A bunion is a hard, bony knob on the side of your big toe. Bunions are caused by uneven weight distribution on your toe joint. Over time, your toe joint becomes unstable and your body begins to mold the joint into a hard bump on the side of your toe.
Bunions are much more common in women; in fact, according to the American Academy of Orthopedic Surgeons, over half the women in America experience bunions at some point in their lives. Women often wear shoes that are too narrow and crush the toes. High heels add to the problem by pushing the toes forward.
Bunions can be caused by:
- Tight, narrow shoes and high heels
- Genetic bone deformity and foot type
- Foot trauma or injury
- Rheumatoid arthritis
- Occupational foot stress
Bunions can result in you not being able to put on your shoes. You may also have trouble walking and doing your daily activities without pain. There are some simple therapies you can try to get relief from your bunion, such as:
- Placing ice packs on your bunion for 15 minutes
- Taping your foot to support the bunion and cushion it
- Wearing shoe inserts or padding to cushion the bunion
- Changing to wide, supportive shoes or sandals
- Taking over-the-counter pain and anti-inflammatory medication
For large, painful bunions that don’t respond to conservative therapies, it’s best to see a physician for additional treatment. The doctor can inject the area of your bunion with cortisone to reduce swelling and pain.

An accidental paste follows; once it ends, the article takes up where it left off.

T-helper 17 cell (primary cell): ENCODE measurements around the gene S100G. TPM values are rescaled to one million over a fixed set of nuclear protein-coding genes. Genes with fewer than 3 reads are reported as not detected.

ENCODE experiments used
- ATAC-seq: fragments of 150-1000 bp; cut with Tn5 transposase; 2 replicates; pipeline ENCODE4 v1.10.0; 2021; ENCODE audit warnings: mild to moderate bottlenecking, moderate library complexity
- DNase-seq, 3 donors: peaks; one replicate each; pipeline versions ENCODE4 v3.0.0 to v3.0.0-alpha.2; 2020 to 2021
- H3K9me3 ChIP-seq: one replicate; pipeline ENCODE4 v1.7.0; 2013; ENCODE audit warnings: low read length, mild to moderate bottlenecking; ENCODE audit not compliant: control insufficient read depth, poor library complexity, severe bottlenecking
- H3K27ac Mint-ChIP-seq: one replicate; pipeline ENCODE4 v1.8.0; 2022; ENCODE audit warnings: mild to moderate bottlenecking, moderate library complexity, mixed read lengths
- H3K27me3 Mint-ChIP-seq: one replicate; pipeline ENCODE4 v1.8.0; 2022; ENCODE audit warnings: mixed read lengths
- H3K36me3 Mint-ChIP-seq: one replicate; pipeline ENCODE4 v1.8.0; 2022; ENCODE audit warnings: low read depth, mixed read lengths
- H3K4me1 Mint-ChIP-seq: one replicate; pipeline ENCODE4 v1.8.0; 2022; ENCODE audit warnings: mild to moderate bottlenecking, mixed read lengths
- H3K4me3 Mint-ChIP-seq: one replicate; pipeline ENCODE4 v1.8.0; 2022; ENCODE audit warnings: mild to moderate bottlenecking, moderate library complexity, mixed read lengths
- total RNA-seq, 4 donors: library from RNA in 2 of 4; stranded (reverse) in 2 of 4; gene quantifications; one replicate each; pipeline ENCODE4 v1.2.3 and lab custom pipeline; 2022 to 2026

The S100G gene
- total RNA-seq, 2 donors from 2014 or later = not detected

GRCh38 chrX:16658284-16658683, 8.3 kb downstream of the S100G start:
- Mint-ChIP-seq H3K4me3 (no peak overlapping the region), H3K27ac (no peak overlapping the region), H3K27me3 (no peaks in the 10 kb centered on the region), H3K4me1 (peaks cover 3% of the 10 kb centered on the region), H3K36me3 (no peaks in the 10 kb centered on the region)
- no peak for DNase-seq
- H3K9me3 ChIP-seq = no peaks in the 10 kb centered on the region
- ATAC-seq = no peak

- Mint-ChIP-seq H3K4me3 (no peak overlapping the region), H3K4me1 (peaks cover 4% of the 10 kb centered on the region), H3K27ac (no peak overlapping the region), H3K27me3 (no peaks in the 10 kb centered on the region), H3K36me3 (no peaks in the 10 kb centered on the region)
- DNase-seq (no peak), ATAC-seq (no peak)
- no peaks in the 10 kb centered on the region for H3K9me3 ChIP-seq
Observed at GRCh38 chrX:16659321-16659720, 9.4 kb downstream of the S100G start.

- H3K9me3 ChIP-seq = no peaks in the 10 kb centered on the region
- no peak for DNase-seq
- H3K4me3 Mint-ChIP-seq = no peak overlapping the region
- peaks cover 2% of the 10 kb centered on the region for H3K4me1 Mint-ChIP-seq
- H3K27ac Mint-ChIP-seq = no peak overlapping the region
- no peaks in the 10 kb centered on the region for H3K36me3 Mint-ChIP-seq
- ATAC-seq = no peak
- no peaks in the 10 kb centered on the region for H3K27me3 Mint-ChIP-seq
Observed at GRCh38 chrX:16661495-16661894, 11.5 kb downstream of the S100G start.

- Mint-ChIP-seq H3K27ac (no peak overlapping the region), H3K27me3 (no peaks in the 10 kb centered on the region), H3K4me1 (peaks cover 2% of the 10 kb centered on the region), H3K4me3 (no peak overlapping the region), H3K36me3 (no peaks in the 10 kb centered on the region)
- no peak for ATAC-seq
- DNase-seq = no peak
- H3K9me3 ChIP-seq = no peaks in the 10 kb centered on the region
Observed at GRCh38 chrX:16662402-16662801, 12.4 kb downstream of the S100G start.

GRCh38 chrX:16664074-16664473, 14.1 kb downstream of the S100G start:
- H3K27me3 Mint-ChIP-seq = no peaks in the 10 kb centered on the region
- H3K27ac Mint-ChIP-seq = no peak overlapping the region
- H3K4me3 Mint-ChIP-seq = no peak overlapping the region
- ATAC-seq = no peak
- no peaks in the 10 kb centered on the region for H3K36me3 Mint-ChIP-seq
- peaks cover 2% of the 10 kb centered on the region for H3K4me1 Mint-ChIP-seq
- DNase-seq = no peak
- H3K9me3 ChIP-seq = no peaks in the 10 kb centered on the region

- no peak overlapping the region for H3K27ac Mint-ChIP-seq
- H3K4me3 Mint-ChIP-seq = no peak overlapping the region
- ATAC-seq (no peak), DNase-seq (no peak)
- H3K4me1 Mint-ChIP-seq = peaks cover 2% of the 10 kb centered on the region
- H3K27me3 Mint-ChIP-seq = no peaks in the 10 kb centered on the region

You may need surgery if your bunion pain gets severe and interferes with your life. The types of doctors that can help are specialized orthopedic surgeons and podiatric surgeons, and its always best for patients to choose a doctor that makes them comfortable and that they trust. Surgery is typically reserved for more severe cases, and patient's should weigh all of their options before deciding which treatment is best suited for them. A qualified surgeon may suggest one or more of these surgical procedures:
- Straightening your foot and big toe
- Removing swollen tissue around the joint in your big toe
- Stabilizing your big toe joints together
- Smoothening the large bump next to the big toe
For More Information: There are some fantastic resources online for patients to research their bunion diagnosis. For more information, check out the Patient Education link on this website or resources published by the American College of Foot and Ankle Surgeons (ACFAS) or The American Foot and Ankle Orthopedic Society (AOFAS).
ACFAS Patient Education: https://www.foothealthfacts.or...
AOFAS Patient Education: https://www.footcaremd.org/con...
Let us know if you have questions, and trust that Dr. Vidovic will always treat you with honesty, integrity and precision.